Niagara Fire Insurance argued that the policy's exclusions relieved it of the duty to defend and indemnify the insured. The district court granted Niagara's summary judgment motion, and on appeal, the Third Circuit reversed.
The Third Circuit found that both the insurer and the district court ignored a crucial distinction: The exclusions speak of excluded claims, and thus the character of the specific legal claims, rather than the malpractice suit's general factual background, must be analyzed to determine the exclusion issue. The Court pointed out that the claims made by Perma Tread deal only with negligence and breach of contract in the insured law firm's representation of Perma Tread, and resolution of the claims would affect only the interests of Perma Tread and the Law Firm. Significantly, neither the actions of the interests of World of tires, or the lawyer who owned it, were at issue in the malpractice suit. Therefore, the Court concluded, the malpractice claims are not omitted from coverage by the two exclusions, "f" and "g", which are designed to exclude business risk and collusive suits from coverage under the policy.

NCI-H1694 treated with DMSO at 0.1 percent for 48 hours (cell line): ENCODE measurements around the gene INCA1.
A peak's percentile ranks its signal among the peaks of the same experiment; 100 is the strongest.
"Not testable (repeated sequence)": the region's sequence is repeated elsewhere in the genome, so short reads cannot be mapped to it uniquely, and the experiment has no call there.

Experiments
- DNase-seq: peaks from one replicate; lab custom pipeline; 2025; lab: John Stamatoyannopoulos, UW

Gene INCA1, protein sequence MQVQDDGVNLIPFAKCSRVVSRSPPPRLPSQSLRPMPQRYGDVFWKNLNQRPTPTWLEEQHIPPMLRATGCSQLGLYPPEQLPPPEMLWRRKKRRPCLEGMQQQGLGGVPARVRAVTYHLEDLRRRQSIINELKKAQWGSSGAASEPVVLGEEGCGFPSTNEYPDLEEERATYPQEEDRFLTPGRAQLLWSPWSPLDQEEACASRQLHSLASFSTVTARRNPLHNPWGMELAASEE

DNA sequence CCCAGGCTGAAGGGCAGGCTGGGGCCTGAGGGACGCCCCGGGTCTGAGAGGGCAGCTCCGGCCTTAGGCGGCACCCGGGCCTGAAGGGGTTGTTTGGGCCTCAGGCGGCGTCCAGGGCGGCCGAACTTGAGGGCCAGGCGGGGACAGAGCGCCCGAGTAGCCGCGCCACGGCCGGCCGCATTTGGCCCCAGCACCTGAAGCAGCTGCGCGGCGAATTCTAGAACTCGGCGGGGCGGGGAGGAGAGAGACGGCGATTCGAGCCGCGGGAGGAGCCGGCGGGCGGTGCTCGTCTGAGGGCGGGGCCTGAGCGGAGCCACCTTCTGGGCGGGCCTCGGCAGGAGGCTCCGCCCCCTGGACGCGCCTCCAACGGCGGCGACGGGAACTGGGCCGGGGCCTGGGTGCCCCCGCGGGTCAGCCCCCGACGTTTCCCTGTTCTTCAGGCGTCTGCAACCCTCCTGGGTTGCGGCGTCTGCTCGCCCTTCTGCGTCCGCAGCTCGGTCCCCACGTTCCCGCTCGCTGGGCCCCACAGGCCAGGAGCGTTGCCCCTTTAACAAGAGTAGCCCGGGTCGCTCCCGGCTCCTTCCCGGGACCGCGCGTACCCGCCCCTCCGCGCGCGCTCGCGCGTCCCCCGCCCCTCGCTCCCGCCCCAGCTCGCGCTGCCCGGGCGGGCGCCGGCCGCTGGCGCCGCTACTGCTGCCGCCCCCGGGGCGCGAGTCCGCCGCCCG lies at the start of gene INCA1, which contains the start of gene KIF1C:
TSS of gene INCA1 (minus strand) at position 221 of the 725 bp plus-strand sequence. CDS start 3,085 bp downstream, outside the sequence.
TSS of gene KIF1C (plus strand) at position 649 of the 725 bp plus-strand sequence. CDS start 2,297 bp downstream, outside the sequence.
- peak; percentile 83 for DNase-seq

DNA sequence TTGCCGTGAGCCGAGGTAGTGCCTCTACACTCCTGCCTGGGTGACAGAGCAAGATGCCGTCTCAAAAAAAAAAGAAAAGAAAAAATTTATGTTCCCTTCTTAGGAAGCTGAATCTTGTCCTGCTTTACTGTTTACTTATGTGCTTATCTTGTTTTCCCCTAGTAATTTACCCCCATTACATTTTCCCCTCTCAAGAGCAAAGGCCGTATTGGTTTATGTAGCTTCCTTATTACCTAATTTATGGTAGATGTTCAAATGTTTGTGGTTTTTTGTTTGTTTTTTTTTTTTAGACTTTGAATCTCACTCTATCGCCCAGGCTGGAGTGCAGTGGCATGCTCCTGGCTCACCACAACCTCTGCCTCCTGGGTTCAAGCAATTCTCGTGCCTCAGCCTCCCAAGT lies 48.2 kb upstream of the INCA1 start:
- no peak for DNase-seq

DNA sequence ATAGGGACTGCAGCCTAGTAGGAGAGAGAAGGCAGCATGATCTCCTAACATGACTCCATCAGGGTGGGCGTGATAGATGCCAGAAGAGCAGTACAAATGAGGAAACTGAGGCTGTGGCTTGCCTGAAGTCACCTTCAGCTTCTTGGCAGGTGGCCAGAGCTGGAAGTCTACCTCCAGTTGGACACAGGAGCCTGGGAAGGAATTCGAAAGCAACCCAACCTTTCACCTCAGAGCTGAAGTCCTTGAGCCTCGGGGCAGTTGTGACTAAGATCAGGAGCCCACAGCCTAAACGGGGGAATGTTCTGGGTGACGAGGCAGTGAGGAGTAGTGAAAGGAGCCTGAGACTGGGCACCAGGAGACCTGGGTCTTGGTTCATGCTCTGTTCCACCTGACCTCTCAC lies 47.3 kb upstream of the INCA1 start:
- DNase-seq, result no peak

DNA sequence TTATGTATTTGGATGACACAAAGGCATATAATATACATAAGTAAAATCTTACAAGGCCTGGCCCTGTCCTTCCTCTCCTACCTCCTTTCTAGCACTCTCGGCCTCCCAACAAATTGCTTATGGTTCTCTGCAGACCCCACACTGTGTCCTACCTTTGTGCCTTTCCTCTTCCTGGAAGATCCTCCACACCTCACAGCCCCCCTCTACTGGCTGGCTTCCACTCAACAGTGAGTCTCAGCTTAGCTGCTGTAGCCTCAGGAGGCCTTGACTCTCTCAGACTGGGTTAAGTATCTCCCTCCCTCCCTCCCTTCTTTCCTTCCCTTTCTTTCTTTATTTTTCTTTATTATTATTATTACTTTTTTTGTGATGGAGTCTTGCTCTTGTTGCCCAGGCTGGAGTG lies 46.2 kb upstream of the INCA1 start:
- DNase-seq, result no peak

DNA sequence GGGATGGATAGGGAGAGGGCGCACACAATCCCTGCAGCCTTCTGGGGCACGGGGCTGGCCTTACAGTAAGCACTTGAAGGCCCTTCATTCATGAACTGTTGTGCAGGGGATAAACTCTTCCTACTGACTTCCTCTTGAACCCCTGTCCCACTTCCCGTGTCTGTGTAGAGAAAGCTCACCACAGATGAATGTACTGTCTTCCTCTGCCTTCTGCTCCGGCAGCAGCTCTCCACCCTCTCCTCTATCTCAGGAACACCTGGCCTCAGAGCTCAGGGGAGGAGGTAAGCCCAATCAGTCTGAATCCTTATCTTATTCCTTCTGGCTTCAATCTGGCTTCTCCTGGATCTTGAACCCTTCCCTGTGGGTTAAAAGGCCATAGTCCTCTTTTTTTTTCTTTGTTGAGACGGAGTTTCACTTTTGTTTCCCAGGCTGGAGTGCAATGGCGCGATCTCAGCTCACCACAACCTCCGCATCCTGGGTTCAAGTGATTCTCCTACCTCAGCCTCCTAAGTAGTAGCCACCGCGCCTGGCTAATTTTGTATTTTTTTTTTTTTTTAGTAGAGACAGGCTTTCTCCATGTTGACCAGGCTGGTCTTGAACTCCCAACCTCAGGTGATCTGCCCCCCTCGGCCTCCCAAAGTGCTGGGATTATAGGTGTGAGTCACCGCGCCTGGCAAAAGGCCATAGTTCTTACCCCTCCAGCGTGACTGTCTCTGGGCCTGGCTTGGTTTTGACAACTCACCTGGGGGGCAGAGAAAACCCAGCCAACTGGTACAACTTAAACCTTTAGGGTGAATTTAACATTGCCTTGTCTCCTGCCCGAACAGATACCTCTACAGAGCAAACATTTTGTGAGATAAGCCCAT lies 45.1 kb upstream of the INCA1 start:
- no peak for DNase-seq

The Court explained that Perma Tread's malpractice claims did not arise out of any insured's activities as an officer or director of World of Tires. The Court also concluded that the malpractice claims were not made "in connection with" World of Tires. The Court read "in connection with" in the context of the purpose of exclusion "g", which was to prevent collusive suits whereby malpractice coverage could be used to shift a lawyer's business loss onto his or her malpractice carrier. The Court stated that if one were to read "in connection with" to include Perma Tread's claims within the exclusion, the phrase would have no discernable limit. The Court further criticized the district court, which interpreted "in connection with" as meaning "traceable to." The Court pointed out that not only did World of Tires not have an interest in the outcome of the malpractice suit, it also was only a nominal party in the fire insurance litigation, where Perma Tread was the real party in interest. Accordingly, the Third Circuit found that Perma Tread's malpractice claims were covered under Niagara's policy.